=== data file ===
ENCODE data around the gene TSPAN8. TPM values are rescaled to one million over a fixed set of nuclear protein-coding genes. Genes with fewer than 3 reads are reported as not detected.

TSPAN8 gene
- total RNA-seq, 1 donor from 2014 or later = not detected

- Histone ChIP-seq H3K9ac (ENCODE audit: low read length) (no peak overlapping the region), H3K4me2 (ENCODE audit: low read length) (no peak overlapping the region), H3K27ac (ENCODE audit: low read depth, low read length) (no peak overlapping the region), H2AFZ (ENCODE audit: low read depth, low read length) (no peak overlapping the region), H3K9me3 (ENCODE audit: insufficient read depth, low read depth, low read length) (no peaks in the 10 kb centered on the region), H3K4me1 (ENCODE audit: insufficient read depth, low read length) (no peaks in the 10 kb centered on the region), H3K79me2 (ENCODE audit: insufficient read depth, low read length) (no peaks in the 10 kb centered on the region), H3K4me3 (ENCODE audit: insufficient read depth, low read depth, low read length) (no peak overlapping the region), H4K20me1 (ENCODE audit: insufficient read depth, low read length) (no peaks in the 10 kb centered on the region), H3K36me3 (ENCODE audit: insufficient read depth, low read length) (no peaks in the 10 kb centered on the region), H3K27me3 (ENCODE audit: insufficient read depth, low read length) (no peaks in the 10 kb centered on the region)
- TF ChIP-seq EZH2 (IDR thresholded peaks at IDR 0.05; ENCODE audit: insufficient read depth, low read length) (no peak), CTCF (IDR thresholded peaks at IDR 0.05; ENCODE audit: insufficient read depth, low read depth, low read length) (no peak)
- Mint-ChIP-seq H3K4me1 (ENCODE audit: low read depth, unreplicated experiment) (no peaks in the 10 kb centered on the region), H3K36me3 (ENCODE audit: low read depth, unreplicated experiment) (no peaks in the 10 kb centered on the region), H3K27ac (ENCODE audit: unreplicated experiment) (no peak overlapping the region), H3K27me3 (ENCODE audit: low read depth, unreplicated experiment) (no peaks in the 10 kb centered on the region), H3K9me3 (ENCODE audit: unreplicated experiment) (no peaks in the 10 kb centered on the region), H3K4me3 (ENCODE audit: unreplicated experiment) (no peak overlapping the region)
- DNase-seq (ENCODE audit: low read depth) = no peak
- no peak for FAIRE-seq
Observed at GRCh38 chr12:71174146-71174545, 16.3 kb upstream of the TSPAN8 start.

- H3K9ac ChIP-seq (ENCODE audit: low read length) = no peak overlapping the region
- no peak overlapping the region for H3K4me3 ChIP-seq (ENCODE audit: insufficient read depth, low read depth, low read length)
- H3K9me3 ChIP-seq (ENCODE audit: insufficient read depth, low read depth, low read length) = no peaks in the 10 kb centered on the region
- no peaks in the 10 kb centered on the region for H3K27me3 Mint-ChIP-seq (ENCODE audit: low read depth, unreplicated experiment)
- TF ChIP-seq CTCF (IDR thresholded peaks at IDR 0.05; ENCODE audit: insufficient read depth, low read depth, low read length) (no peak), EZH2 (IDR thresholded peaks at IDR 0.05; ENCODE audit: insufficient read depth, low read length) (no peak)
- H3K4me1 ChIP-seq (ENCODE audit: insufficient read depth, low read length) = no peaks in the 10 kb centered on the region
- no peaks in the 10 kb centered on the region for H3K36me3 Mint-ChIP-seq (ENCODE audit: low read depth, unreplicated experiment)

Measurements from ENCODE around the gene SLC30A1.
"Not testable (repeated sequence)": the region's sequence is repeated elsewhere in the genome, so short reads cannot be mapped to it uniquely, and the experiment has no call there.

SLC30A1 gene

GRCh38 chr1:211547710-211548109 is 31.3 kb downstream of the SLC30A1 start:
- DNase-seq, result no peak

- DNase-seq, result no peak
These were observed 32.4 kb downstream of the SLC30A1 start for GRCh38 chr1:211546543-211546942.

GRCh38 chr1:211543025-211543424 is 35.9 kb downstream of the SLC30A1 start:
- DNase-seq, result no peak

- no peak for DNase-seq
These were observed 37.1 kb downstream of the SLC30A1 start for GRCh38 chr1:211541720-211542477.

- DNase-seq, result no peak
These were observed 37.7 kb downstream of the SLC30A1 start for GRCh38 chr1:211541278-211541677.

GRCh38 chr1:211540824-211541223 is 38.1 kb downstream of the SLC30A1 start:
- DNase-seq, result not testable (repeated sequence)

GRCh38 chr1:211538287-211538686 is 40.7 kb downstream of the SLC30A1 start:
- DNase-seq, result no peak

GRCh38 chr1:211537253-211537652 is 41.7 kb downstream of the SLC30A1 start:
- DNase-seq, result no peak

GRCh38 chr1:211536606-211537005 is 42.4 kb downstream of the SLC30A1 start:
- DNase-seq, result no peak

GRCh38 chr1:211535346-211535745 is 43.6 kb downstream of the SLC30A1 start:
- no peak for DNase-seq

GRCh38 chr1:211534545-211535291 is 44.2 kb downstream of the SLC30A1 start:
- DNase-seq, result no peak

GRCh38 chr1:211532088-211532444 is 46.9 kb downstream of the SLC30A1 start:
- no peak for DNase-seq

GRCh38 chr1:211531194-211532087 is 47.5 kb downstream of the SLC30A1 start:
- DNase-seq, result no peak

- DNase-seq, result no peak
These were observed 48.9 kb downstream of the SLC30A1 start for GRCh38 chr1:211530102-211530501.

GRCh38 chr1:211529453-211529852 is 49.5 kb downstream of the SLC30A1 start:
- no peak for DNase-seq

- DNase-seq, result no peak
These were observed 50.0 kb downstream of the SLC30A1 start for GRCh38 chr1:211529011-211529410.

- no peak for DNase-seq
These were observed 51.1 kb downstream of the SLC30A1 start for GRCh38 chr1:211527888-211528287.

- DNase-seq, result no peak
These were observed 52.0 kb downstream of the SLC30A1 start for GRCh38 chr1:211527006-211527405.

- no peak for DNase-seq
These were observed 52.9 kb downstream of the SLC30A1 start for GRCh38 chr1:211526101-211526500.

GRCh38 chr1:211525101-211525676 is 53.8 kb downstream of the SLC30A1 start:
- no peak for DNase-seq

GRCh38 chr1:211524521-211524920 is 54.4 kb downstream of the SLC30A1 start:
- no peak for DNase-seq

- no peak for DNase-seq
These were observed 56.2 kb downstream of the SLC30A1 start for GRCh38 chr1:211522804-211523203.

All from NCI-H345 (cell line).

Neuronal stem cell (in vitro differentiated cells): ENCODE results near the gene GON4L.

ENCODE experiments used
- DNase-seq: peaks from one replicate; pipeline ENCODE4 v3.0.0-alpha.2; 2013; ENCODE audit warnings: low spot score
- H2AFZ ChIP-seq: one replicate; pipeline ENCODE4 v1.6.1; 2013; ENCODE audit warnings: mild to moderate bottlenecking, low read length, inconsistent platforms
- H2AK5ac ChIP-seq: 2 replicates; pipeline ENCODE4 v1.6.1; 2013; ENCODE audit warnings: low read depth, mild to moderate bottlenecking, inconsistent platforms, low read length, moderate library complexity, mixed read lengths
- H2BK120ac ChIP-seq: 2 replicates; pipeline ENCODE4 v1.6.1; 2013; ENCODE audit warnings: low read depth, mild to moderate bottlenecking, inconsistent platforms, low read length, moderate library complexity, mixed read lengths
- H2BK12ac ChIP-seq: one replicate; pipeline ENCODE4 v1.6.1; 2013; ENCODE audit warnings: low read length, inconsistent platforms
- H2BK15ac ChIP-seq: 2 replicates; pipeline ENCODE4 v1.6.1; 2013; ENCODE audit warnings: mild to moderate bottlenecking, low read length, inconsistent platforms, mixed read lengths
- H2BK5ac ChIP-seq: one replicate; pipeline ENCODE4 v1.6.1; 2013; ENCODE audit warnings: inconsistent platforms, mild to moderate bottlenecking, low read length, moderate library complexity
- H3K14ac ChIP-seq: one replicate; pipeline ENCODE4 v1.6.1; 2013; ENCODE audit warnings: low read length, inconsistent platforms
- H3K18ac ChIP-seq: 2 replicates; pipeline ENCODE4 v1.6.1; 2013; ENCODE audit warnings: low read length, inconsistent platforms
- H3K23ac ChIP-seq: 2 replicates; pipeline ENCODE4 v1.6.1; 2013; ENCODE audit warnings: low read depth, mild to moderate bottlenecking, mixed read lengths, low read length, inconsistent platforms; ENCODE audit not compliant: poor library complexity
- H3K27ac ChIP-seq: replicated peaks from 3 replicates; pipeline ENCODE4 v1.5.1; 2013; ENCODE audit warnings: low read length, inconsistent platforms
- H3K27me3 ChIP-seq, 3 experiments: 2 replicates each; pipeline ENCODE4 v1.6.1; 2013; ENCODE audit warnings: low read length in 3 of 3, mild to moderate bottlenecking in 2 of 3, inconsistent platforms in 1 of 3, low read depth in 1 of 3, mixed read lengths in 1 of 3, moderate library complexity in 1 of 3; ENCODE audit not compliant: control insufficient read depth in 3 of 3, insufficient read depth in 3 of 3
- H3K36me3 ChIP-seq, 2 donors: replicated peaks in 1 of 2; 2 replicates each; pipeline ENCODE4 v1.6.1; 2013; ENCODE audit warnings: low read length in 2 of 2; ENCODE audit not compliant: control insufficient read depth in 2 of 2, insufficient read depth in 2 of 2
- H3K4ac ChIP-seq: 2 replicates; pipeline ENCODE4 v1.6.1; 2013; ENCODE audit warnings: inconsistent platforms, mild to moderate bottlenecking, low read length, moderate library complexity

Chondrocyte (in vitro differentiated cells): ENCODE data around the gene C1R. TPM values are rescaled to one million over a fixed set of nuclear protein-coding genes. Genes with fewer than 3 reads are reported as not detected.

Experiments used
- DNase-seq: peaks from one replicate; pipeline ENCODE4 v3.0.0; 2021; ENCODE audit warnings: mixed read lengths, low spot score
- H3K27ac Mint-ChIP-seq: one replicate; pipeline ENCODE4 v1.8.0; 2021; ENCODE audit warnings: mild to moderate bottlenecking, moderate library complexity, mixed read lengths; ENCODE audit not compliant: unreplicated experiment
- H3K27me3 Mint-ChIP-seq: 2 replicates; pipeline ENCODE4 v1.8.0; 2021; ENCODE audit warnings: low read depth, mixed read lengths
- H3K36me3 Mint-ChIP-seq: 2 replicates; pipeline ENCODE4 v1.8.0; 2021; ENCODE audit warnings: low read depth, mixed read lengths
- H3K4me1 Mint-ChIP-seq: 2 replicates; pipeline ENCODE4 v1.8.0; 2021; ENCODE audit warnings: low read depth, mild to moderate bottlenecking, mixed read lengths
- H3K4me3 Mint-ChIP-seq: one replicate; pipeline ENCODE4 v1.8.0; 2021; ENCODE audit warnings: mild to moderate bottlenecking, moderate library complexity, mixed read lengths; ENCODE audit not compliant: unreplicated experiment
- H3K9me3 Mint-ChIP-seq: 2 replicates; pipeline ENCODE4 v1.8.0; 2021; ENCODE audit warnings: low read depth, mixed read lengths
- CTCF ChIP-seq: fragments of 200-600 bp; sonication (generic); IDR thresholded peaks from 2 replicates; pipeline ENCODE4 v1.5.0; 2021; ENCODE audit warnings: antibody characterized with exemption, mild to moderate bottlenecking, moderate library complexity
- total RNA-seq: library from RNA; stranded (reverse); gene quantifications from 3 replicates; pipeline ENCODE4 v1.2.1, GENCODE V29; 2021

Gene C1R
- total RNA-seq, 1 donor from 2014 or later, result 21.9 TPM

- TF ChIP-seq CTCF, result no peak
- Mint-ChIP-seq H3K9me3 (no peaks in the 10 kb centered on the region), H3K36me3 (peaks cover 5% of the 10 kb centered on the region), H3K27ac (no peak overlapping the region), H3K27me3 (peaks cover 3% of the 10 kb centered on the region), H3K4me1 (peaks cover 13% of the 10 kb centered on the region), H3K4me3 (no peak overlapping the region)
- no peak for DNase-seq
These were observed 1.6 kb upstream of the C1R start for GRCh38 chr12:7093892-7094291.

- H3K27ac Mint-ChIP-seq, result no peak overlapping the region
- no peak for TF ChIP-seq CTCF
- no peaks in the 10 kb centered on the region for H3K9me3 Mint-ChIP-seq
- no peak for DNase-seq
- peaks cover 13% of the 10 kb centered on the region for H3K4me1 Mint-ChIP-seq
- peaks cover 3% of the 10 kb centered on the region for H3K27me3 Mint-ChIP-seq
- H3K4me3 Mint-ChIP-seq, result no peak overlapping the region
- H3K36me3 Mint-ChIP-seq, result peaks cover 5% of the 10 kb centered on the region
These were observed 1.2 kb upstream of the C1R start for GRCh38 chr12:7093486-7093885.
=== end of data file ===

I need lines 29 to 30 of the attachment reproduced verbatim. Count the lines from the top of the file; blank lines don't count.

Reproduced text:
These were observed 37.7 kb downstream of the SLC30A1 start for GRCh38 chr1:211541278-211541677.

GRCh38 chr1:211540824-211541223 is 38.1 kb downstream of the SLC30A1 start: